3 Things I Took Away From Linchpin

I recently read Linchpin: How To Make Yourself Indespensible by Seth Godin. It discusses how technology has made creativity more valuable to organizations, how to use your creativity to get more satisfaction out of your work. It is my favorite Godin book that I have read so far and many points apply to EMS work and education. Here are three things I took away from Linchpin:

1. Technology has made creativity is more valuable than ever.

Technology has made the world hypercompetitive. Factory work has become automated and workers have become cheaper. Brick and mortar stores now compete with Amazon. Taxi companies now compete with Uber. Blockbuster is gone and Netflix continues to grow. And I’m sure that anyone reading this knows the threats to the current way EMS is delivered. While this level of competition is threatening to a lot of people, technology has also created opportunities that have never existed in the past. The internet allows us to connect and share work with people across the world from living rooms. It takes creativity to use this technology and make work meaningful for you and for an organization. Godin then discusses how to find yours.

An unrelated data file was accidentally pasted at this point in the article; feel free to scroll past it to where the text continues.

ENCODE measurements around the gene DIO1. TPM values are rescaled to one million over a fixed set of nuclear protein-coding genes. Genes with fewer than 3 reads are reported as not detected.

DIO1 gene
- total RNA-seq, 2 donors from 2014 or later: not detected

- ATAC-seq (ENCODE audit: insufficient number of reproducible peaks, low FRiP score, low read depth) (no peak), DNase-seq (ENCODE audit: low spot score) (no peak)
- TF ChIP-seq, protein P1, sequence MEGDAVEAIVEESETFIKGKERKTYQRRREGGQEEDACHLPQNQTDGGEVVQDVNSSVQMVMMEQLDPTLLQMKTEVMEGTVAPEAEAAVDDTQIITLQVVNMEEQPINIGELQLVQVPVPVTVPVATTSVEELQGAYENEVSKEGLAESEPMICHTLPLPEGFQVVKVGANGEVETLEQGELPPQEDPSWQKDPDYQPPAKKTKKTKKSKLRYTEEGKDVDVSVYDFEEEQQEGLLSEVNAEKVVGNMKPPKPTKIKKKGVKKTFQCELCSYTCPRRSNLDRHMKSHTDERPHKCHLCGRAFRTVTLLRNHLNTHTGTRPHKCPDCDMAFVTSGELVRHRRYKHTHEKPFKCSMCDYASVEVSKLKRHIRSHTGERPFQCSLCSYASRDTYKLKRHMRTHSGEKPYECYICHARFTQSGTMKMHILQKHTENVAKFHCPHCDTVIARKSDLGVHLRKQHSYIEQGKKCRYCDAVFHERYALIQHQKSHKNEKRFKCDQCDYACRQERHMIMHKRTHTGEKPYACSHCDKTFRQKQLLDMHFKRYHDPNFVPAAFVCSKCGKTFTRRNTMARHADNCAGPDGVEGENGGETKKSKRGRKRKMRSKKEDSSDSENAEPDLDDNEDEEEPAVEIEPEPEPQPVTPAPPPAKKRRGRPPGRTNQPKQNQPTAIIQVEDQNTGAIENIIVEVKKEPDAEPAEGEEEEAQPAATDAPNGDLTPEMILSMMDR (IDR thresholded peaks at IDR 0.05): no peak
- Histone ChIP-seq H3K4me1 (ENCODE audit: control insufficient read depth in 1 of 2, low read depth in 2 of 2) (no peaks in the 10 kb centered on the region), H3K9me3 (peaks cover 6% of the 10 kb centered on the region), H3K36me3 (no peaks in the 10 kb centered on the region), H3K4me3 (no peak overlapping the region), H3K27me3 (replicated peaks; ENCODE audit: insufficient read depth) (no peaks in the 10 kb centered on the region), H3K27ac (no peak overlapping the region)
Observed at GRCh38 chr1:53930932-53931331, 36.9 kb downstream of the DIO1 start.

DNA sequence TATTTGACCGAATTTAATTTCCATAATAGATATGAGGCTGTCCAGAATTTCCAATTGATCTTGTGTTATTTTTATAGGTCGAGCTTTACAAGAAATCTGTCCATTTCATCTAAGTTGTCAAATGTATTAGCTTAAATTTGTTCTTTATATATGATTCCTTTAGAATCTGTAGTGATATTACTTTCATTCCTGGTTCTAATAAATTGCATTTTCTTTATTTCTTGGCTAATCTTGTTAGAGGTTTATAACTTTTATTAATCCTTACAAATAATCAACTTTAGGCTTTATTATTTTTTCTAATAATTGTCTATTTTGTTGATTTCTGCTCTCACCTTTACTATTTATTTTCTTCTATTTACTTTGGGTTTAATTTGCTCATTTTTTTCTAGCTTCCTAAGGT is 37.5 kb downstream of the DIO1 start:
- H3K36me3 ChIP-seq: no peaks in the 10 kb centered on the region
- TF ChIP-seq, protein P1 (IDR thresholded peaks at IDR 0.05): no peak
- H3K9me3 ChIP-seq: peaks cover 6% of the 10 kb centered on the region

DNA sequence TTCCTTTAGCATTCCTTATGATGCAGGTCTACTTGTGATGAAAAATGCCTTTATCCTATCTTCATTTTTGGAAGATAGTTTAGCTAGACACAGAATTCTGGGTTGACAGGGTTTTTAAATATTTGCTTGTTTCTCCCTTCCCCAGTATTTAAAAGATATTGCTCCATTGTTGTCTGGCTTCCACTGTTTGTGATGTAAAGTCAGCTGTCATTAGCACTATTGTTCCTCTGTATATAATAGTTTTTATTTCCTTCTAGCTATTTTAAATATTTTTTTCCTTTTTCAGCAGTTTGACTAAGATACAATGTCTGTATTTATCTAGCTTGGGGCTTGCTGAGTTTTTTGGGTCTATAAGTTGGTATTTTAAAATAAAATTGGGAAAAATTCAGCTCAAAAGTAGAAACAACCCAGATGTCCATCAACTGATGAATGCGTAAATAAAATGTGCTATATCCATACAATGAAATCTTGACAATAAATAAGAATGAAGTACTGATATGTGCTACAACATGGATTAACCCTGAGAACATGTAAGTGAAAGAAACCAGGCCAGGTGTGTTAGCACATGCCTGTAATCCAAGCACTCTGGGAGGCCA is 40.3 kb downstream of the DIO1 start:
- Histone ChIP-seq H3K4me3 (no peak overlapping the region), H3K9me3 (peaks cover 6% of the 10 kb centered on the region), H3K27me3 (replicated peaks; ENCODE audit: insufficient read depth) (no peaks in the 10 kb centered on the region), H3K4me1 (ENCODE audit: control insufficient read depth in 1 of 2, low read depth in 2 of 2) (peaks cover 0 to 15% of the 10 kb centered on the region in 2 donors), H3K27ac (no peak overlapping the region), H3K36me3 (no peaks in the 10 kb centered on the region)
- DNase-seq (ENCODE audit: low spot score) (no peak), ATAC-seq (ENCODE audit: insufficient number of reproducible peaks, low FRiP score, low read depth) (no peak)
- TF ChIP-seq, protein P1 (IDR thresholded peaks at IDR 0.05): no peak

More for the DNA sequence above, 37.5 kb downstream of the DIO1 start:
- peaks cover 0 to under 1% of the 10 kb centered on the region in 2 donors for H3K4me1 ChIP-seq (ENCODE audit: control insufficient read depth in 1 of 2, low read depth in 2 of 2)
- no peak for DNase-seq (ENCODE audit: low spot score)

2. Everyone is a genius at something.

Godin describes how creativity produces art, even if it does not involve painting or music or other traditional forms of art. I thought about Steve Whitehead’s Art of EMS column about creative ways to handle common situations in EMS. Unfortunately our creativity is often stifled by school and workplaces that stress fitting in and being unremarkable. There is no map to becoming a linchpin, you must create own, and you can change jobs without changing your position or employer. Many organizations also want replaceable employees more than they want linchpins, and then it is time to work somewhere else.

I hear a lot of people call EMS a dead end job, and I have fallen into this trap from time to time, but think about all the areas for growth. What gets you excited? Is it improving sepsis care, improving teamwork with neighboring agencies, or making continuing education great again? Or do you get excited about a career outside of EMS?  Whatever your role in EMS is, or whatever your career is, find your passion create.

3. Share your art, even if it is not perfect.

Godin calls this shipping. Art has no value unless it is shared, just as good ideas don’t help organizations get better or you to become more valuable unless other people know about them. Godin calls our resistance to sharing our “lizard brain.” Deep in our amygdala is the voice telling us to follow the map and fit in, and triggers fear of failing or being laughed at. Recognizing where this anxiety is coming from is the first step to overcoming it. Godin also warns about perfection, which is impossible to achieve, and stops art from being shared. Once you complete your art it is a gift. Be generous sharing it.


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